In a parish with a congregation that is vibrant but aging and smaller and two churches, one site has to go given the realities of finances, people and priests.

The scenario is common in the northeast U.S. and usually resolved through outside review and consultation, such as the diocesan Called to be Church process. Usually the final decision lies with the bishop.

But as part of that pastoral planning, the Parish of St. John the Evangelist and St. Joseph’s in Rensselaer asked, and was allowed, to choose which church to shut down. So, on a bright spring evening, more than 100 people gathered at Casey’s Banquet House, a cinder-block structure perched between I-90 and a quiet neighborhood, to discuss their needs and wants for a worship site.

“We’re lucky we have a choice,” said Maureen Vigliante. “We should leap on the opportunity.”

The young mother and librarian typified the intertwined nature of the two worship sites. She, her husband, children and relatives have all worshipped, been baptized or educated at St. John’s, St. Joseph’s or both.

Long history
St. John’s dates to 1851, when Rev. John Corry of Troy said the first Mass in a feed store on Second Avenue in what is now Rensselaer. He began building the first St. John’s the next year. The current and third building, a lofty Romanesque structure with a rare beehive bell tower, went up in 1890. St. Joseph’s, an intimate Gothic church, was built in 1915.

The two, located 1.5 miles apart in the small city, merged into one parish in 2006. Today, 850 families belong and 350 people attend the two Sunday Masses, one held at each. The religious education program has a healthy 150 students. But finances, demographics and the priest shortage still dictate a hard choice.

Those who attended the discernment session were charged with deciding “what worship site would best remain open to serve the needs of the community in the future,” said Rev. Adam Forno, pastor. He emphasized the bright side: “We’re not closing a parish; we’re closing a site.”

The parish process fits within the larger diocesan Called to be Church process.

St. John’s/St. Joseph’s belongs, with neighboring parishes, to a local planning group whose four priests will drop to three or less in several years. Father Forno received a guarantee that the parish will remain a pastoral presence in Rensselaer, where its social services and volunteers minister to 65 homebound seniors and many other groups of needy people.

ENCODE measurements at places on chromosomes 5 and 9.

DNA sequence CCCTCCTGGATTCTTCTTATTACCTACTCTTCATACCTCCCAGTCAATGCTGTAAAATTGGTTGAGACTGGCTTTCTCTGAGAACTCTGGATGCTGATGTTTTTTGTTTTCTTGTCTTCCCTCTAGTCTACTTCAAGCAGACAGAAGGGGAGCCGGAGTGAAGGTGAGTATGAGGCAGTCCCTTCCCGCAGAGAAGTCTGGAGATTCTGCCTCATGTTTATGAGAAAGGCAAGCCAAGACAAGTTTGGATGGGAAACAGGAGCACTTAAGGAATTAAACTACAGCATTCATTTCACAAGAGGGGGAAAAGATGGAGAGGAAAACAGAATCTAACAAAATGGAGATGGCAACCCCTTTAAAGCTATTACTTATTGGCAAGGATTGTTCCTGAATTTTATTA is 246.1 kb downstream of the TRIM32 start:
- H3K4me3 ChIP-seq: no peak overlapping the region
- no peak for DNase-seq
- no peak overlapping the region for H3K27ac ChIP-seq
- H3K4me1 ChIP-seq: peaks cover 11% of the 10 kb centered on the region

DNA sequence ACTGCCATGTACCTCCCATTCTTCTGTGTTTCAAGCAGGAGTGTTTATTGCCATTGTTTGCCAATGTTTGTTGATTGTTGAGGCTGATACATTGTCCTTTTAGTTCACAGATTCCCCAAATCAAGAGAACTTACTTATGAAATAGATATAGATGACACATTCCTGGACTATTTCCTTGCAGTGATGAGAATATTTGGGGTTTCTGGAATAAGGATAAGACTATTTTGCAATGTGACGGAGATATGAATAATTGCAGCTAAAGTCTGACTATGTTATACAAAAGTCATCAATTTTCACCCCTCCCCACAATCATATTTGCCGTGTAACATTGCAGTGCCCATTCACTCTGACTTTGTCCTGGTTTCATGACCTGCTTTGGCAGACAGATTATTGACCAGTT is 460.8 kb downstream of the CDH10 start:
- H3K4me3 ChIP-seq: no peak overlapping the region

During Lent, parishioners prepared for discernment through various activities with one theme: “One Lord, one faith, one family.”

The discernment session began with a reading from Romans that included Paul’s encouragement, “Never give patient in the time of trouble.”

Sister Sean Peters, CSJ, moderated the meeting. “Discern-ment is an ancient methods, a prayerful process of decision-making,” she said, one that “is always a choice between goods.”

The process is not perfect, Sister Sean continued, “and everyone has a piece of the truth, and no one has the whole truth.” She asked people to speak freely and listen respectfully. People worked in small groups, and then reported to the entire room. Everyone seemed to know each other; many were related by blood or marriage.

After a time spent breathing in silence, they tackled question one: “What’s important for me in a worship space?”

Helen Russo, 47 and a member for 23 years, expressed a common sentiment: “Feeling welcome, regardless of which [site] we choose, and also good music and song.”

Steve Janenka, a middle-aged man who sat with his father, asked for “good natural lighting, good artificial lighting and good sound quality.” Many echoed those items, along with accessibility, parking, security and “restrooms in the rear.”

One man called out for “a church without collections.” Everyone laughed. Another man, one of the oldest there, seemed puzzled by all the specifics. His priority, he said, was “just going to church, just going to church.”

There was sadness and resignation but surprisingly few negative comments. Most people appeared ready for the final outcome.

One small group cautioned others to think ahead. “We’re planning for now and the immediate future,” said their spokesman. “But we need to plan for the long-term future and who is going to populate this parish then — it’s not necessarily us.”

Notes and comments from the meeting will be considered May 21 by 30 parish leaders, who will decide and notify Bishop Howard J. Hubbard in June. The chosen site will close next year.

Father Forno said the result should sit well with the parish. “We’re using this discernment process instead of yielding to the Bishop’s decision, so there’s ownership. People will say, ‘I helped shape that decision.’”